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  1. #1
    2 Star Lounger
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    Dec 2009
    Honolulu, Hawaii
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    Will the Win 10 (looks like Win 7) backup make a clone?

    Fred Langa's Windows Secrets article on using the features of Windows Backup didn't make it clear to me if I can clone my C: drive with it. A cloned drive has saved the day when disaster occurred in the past, so I'm continuing making periodic clones (with Acronis True Image) as a fail-safe.

    But if this can be done within Windows backup, I'd be all for it.

    Fred talked about making an image, but I'm not sure I'm clear on the difference between a clone and an image - and what's required to use an image to boot a clean copy of my OS, apps and data in that mode.

  2. #2
    Super Moderator CLiNT's Avatar
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    Dec 2009
    California & Arizona
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    No, the Windows default backup (any version of Windows) does not perform cloning.
    You'll need a 3rd party application for that.
    Invest a little time and energy in a well thought out BACKUP regimen and you will have minimal down time, and headache.

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  3. #3
    WS Lounge VIP Calimanco's Avatar
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    Dec 2009
    Bradford UK
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    An image is a large file containing a copy of the data on your hard drive and can be used to restore your installation in case of problems. It should be stored on a separate hard drive due to its size and the fact that, if there is a problem with your hard drive, you will lose the image as well as the OS.

    How to restore an image:-

    A clone is a bit for bit copy of your hard drive on a separate hard drive and is bootable, so if your hard drive fails, you can replace it with the cloned drive.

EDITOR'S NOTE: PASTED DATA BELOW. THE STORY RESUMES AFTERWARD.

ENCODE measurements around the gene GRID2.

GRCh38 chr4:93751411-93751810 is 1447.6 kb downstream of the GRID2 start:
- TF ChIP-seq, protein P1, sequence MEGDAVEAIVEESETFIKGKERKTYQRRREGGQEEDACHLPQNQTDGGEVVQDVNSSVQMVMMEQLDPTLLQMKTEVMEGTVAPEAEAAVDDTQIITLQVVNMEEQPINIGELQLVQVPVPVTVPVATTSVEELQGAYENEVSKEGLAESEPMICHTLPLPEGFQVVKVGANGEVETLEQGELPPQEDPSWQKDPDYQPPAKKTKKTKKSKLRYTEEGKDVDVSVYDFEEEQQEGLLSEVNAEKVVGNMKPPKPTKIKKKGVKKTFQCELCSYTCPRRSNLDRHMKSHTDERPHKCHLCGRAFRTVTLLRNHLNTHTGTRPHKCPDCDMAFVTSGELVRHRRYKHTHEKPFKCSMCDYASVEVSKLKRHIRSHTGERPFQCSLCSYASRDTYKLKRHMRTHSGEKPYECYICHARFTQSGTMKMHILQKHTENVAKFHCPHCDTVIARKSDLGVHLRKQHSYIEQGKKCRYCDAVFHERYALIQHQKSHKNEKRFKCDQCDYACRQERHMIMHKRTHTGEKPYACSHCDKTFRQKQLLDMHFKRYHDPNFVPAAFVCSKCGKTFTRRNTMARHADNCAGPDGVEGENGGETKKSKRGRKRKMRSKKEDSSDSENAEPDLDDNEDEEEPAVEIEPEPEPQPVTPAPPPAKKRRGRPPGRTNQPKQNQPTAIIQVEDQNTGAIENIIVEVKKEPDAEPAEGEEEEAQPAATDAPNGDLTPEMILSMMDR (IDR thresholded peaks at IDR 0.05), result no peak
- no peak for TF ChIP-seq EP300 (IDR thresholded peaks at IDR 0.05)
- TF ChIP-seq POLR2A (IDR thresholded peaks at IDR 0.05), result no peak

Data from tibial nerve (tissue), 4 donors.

A clean installation of your OS is just that. It does not preserve your apps which need to be reinstalled from the original install media, likewise your data which has to be reinstalled from back ups.

  4. #4
    Silver Lounger
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    Apr 2010
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    Hello Joro.

    >>> the difference between a clone and an image <<<

    An image is an "all or nothing" process. I do not think that you can look into an image and select any one file/folder to peruse. From a clone, one can select and copy any one file/folder and do whatever one wants with it. I swear by cloning, never swear at a clone. After I clone any machine, I bring up on screen both the C:\ and the cloned device and then compare them, twins they are. I can then click and work on any file/folder at will. That clone will also be capable of re-cloning the machine, be it a new C:\ or the same source C:\ that is now the destination.

    I clone my many machines at least twice/month. If ever I need to clone it back, I have only lost the intervening days, their data. Of course, I need dedicated USB HDs for every machine, they are dime a dozen nowadays. As opposed to the image process, you need not an exact equivalent HD, cloning will not copy empty space. I have +/- 50 GBs used on my C:\, a 300 GBs HD, and I use 100 GBs USB HDs, it all fits.

    All fine wishes. Jean.

  5. #5
    Gold Lounger wavy's Avatar
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    Dec 2009
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    Most imaging S/W I have seen do come with a mounting function that allows access to files on an image. Many consider a successful 'mount' to be an indication of a 'good' image.
    Both Macrium Reflect and Acronis True Image have this feature for sure!

    Just because you don't know where you are going doesn't mean any road will get you there.

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